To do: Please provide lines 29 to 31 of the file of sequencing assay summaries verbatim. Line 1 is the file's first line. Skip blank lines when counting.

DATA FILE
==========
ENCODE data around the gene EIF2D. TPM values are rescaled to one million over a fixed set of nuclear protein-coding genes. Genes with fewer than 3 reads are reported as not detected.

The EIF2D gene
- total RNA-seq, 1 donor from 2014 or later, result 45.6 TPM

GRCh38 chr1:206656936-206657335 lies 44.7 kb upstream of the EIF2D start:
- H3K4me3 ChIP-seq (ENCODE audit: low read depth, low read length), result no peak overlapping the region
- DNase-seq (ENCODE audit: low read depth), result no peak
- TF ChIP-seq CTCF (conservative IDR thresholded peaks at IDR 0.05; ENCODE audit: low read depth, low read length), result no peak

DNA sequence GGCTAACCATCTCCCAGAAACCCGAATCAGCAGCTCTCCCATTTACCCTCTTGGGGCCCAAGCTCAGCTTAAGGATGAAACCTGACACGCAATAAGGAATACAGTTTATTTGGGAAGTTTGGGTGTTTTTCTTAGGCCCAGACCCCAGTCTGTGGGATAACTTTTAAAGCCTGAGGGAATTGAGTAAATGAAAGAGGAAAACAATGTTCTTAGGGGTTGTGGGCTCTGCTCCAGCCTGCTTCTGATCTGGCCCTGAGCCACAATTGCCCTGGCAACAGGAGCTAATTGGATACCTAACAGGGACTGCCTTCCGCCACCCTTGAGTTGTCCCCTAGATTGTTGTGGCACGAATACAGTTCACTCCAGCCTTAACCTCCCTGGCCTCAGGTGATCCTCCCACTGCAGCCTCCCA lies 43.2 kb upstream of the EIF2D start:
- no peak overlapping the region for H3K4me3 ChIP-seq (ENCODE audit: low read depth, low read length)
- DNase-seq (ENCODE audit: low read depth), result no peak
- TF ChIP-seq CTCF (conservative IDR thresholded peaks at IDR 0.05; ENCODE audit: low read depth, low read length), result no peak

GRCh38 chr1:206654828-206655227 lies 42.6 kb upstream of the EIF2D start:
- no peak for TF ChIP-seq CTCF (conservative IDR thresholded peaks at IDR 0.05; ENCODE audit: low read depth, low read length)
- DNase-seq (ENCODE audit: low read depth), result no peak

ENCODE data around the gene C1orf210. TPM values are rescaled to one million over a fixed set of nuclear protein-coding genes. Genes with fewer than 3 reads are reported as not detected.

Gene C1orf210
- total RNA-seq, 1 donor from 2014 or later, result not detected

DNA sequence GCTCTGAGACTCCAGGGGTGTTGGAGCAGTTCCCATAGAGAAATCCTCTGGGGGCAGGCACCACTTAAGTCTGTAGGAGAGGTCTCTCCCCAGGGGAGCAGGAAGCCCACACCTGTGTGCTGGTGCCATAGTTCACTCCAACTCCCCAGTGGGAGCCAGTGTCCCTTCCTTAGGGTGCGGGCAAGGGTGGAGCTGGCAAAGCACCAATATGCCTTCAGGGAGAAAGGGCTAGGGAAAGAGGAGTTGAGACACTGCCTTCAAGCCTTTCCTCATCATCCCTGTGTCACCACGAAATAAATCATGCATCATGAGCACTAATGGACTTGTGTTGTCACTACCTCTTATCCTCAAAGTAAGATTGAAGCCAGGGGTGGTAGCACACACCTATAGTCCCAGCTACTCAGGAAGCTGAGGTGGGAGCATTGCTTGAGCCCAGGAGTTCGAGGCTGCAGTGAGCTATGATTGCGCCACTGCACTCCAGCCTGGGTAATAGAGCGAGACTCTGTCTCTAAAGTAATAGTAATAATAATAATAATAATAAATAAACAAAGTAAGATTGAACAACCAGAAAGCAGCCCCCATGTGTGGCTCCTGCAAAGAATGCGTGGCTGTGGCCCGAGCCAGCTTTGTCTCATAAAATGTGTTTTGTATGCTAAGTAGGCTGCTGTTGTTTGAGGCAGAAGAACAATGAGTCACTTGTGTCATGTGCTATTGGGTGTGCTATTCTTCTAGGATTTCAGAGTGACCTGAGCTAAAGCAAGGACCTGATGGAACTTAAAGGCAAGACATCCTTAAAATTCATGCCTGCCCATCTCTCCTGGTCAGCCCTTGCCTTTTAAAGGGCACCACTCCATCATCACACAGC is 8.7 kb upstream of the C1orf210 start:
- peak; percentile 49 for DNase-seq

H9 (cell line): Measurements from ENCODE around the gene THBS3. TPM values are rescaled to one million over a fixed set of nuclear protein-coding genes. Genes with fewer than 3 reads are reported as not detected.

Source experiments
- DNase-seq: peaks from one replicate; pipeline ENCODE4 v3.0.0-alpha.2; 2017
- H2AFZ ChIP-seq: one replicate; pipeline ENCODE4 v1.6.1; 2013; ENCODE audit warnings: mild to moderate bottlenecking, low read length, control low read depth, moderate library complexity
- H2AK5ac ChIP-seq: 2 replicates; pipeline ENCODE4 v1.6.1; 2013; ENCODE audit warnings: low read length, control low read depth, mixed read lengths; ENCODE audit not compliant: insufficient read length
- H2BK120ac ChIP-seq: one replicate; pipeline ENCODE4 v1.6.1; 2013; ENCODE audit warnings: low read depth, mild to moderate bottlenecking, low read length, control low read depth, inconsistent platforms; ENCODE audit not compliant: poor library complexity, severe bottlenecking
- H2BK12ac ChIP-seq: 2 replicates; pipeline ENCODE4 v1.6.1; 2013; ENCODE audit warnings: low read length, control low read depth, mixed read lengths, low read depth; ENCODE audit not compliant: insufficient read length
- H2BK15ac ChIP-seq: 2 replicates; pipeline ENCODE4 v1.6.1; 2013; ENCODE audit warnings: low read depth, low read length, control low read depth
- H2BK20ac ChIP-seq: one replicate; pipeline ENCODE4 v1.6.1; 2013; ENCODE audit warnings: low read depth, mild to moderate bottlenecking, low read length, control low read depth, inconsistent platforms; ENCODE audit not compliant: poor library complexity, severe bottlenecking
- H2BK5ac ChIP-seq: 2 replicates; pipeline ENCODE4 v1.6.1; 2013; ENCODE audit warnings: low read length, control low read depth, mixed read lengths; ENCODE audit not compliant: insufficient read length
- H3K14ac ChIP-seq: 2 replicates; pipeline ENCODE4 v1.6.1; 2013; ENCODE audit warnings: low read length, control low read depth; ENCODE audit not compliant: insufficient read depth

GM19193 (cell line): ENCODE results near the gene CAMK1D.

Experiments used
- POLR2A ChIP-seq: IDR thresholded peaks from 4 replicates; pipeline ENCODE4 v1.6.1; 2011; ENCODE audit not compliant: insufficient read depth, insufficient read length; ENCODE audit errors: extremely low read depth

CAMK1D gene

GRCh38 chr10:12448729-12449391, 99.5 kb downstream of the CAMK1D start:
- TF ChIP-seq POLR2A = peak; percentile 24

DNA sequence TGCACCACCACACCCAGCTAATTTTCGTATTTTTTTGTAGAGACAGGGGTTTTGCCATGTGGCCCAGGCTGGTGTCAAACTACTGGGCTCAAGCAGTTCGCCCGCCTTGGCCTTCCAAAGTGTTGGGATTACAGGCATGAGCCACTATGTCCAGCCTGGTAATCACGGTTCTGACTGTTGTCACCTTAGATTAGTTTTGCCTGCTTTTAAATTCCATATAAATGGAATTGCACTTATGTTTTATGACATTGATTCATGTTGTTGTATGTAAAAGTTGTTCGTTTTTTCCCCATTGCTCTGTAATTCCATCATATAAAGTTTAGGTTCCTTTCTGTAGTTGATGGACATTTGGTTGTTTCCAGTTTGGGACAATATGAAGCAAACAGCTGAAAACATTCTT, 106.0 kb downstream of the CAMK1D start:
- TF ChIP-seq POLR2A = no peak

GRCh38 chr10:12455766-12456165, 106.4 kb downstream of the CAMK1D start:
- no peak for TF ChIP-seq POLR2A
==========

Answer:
- H2BK5ac ChIP-seq: 2 replicates; pipeline ENCODE4 v1.6.1; 2013; ENCODE audit warnings: low read length, control low read depth, mixed read lengths; ENCODE audit not compliant: insufficient read length
- H3K14ac ChIP-seq: 2 replicates; pipeline ENCODE4 v1.6.1; 2013; ENCODE audit warnings: low read length, control low read depth; ENCODE audit not compliant: insufficient read depth

GM19193 (cell line): ENCODE results near the gene CAMK1D.